Change search
CiteExportLink to record
Permanent link

Direct link
Cite
Citation style
  • apa
  • harvard1
  • ieee
  • modern-language-association-8th-edition
  • vancouver
  • Other style
More styles
Language
  • de-DE
  • en-GB
  • en-US
  • fi-FI
  • nn-NO
  • nn-NB
  • sv-SE
  • Other locale
More languages
Output format
  • html
  • text
  • asciidoc
  • rtf
Modeling cognitive load and physiological arousal through pupil diameter and heart rate
Blekinge Institute of Technology, Faculty of Computing, Department of Creative Technologies.
CSIRO Mineral Resources, AUS.
Intelligent Sensing and Systems Laboratory, CSIRO ICT Centre, AUS .
2018 (English)In: Multimedia tools and applications, ISSN 1380-7501, E-ISSN 1573-7721Article in journal (Refereed) Epub ahead of print
Abstract [en]

This study investigates individuals’ cognitive load processing abilities while engaged on a decision-making task in serious games, to explore how a substantial cognitive load dominates over the physiological arousal effect on pupil diameter. A serious game was presented to the participants, which displayed the on–line biofeedback based on physiological measurements of arousal. In such dynamic decision-making environment, the pupil diameter was analyzed in relation to the heart rate, to evaluate if the former could be a useful measure of cognitive abilities of individuals. As pupil might reflect both cognitive activity and physiological arousal, the pupillary response will show an arousal effect only when the cognitive demands of the situation are minimal. Evidence shows that in a situation where a substantial level of cognitive activity is required, only that activity will be observable on the pupil diameter, dominating over the physiological arousal effect indicated by the pupillary response. It is suggested that it might be possible to design serious games tailored to the cognitive abilities of an individual player, using the proposed physiological measurements to observe the moment when such dominance occurs. © 2018, The Author(s).

Place, publisher, year, edition, pages
Springer New York LLC , 2018.
Keywords [en]
Arousal, Cognitive load, Electrocardiogram, Physiology, Pupil diameter, Serious games, Biofeedback, Decision making, Electrocardiography, Heart, Neurophysiology, Physiological models, Cognitive activities, Cognitive loads, Dynamic decision making, Physiological measurement, Processing ability, Pupillary response, Psychophysiology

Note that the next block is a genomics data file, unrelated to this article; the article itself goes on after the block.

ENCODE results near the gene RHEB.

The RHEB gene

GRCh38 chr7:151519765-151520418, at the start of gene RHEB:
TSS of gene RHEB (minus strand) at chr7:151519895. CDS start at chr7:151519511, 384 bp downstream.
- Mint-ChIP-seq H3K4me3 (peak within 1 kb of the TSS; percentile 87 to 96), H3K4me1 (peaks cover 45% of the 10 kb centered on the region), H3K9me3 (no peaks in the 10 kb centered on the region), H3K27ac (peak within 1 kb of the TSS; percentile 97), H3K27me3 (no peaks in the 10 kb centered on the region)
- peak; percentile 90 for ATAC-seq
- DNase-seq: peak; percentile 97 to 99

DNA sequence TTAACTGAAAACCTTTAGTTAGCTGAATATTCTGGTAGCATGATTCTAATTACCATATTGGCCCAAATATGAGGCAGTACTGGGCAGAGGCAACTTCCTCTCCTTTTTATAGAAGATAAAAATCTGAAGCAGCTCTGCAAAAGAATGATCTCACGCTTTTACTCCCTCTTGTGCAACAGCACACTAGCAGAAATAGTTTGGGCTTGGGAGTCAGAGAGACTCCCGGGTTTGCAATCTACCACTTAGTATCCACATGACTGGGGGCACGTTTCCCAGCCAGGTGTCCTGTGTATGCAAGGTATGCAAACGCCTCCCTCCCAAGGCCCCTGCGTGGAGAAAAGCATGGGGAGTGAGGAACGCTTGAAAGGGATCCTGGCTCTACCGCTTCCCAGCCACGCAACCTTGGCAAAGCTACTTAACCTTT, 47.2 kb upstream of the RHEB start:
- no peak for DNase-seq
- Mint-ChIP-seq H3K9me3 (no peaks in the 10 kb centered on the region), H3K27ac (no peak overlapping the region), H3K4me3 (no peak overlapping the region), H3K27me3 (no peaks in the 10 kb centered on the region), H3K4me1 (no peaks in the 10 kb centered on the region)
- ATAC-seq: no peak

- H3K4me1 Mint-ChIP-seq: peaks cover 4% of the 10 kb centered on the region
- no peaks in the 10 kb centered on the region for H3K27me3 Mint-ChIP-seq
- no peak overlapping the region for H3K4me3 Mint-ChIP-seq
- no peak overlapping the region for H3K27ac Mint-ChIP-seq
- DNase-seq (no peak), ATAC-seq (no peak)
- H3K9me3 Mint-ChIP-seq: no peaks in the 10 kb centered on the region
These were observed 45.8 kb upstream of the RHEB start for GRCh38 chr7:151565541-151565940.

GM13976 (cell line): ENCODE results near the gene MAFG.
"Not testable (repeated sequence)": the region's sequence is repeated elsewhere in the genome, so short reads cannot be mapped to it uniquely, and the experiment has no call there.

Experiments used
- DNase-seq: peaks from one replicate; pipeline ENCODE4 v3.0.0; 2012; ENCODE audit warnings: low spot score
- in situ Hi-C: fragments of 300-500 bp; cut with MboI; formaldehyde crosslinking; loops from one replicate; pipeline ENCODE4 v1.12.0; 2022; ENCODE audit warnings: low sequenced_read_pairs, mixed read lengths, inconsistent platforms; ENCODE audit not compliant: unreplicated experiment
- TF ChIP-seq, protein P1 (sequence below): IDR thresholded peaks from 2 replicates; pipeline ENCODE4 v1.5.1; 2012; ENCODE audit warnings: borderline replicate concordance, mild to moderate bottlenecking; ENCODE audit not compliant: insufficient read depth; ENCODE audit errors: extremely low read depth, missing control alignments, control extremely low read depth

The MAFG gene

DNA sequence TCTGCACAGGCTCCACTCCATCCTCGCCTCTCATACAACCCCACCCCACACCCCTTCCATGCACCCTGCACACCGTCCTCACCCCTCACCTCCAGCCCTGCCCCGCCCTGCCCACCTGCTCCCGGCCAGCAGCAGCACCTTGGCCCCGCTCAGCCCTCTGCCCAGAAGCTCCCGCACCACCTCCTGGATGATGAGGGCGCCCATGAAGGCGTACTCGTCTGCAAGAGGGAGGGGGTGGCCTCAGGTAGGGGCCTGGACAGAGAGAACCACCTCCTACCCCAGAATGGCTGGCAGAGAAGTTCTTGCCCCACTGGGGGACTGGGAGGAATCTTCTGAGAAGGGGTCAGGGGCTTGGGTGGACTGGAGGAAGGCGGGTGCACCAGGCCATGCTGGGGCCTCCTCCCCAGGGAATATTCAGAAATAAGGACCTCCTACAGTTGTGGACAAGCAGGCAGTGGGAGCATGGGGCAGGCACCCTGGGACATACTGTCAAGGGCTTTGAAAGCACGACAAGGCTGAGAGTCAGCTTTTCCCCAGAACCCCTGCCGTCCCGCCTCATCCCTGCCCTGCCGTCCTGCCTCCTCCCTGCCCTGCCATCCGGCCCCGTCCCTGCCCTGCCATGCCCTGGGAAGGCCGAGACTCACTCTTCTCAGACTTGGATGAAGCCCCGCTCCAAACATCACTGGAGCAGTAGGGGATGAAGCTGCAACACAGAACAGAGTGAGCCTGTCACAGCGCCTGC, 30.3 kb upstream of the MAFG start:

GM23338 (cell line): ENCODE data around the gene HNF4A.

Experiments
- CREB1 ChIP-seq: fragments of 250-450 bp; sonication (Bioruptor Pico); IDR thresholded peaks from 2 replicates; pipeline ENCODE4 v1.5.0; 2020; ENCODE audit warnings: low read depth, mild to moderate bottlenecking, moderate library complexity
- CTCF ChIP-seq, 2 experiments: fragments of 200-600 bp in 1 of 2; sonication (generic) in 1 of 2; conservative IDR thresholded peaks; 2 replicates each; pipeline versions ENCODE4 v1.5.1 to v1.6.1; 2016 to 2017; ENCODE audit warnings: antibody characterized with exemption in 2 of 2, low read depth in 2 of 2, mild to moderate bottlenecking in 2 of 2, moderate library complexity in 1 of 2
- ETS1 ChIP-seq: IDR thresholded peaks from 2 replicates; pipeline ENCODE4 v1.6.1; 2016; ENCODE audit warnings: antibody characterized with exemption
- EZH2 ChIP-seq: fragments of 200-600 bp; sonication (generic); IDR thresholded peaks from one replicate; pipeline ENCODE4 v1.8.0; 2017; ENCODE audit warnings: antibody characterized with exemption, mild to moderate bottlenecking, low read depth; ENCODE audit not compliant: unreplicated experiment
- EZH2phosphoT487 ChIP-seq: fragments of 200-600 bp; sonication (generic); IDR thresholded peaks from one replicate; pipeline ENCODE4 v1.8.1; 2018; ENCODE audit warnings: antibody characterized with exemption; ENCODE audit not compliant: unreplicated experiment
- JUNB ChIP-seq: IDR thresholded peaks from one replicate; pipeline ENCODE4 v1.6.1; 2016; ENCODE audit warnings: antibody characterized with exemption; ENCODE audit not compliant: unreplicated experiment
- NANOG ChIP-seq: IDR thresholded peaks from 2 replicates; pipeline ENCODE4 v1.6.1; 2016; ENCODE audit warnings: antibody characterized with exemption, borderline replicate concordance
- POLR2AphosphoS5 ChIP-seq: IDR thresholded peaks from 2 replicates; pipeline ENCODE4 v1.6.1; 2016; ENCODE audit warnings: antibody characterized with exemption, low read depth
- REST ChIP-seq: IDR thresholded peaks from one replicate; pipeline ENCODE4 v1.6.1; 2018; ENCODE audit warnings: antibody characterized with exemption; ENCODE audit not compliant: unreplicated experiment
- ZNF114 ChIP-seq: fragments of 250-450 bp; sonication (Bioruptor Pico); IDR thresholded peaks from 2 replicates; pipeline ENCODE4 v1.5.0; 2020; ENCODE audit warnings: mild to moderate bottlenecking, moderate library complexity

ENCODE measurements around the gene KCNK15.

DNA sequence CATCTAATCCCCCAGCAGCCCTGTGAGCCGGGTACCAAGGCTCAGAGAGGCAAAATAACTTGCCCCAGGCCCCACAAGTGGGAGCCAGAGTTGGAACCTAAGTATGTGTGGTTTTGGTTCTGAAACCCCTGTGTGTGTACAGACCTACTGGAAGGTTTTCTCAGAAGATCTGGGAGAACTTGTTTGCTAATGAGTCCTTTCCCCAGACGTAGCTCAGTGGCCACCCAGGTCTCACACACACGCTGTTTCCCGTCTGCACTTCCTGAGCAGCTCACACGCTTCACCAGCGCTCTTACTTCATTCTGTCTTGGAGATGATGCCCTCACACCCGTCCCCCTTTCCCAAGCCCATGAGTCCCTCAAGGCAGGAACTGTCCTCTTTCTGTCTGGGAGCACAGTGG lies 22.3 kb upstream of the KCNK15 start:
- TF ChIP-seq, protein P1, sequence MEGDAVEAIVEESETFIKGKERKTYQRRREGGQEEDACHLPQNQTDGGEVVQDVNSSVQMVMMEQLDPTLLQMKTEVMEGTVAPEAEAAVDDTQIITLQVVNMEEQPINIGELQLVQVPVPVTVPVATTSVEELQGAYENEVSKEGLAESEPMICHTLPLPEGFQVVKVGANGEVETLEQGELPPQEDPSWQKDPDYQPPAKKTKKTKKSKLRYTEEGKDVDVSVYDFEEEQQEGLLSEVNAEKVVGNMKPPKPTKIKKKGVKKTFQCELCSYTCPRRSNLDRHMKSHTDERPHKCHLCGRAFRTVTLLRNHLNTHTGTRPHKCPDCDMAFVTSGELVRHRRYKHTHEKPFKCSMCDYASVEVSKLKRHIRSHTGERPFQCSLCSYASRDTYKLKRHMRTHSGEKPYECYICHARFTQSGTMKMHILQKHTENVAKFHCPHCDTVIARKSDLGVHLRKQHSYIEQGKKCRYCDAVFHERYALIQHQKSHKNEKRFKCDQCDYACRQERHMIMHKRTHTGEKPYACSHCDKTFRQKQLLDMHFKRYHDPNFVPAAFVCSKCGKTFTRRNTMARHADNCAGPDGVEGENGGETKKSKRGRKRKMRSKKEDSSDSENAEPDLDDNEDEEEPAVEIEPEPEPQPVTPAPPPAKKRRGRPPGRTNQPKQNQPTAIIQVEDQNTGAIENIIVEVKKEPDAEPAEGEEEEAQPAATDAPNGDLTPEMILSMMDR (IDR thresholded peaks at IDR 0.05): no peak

National Category
Other Computer and Information Science
Identifiers
URN: urn:nbn:se:bth-17052DOI: 10.1007/s11042-018-6518-zScopus ID: 2-s2.0-85053407843OAI: oai:DiVA.org:bth-17052DiVA, id: diva2:1251454
Note

open access

Available from: 2018-09-27 Created: 2018-09-27 Last updated: 2019-01-30Bibliographically approved
In thesis
1. The Effects of Emotions and Their Regulation on Decision-making Performance in Affective Serious Games
Open this publication in new window or tab >>The Effects of Emotions and Their Regulation on Decision-making Performance in Affective Serious Games
2019 (English)Doctoral thesis, comprehensive summary (Other academic)
Abstract [en]

Emotions are thought to be one of the key factors that critically influence human decision-making. Emotion-regulation can help to mitigate emotion-related decision biases and eventually lead to a better decision performance. Serious games emerged as a new angle introducing technological methods to practicing emotion-regulation, where meaningful biofeedback information communicates player's affective states to a series of informed gameplay choices. These findings motivate the notion that in the decision context of serious games, one would benefit from awareness and regulation of such emerging emotions.

This thesis explores the design and evaluation methods for creating serious games where emotion-regulation can be practiced using physiological biofeedback measures. Furthermore, it investigates emotions and the effect of emotion-regulation on decision performance in serious games. Using the psychophysiological methods in the design of such games, emotions and their underlying neural mechanism have been explored.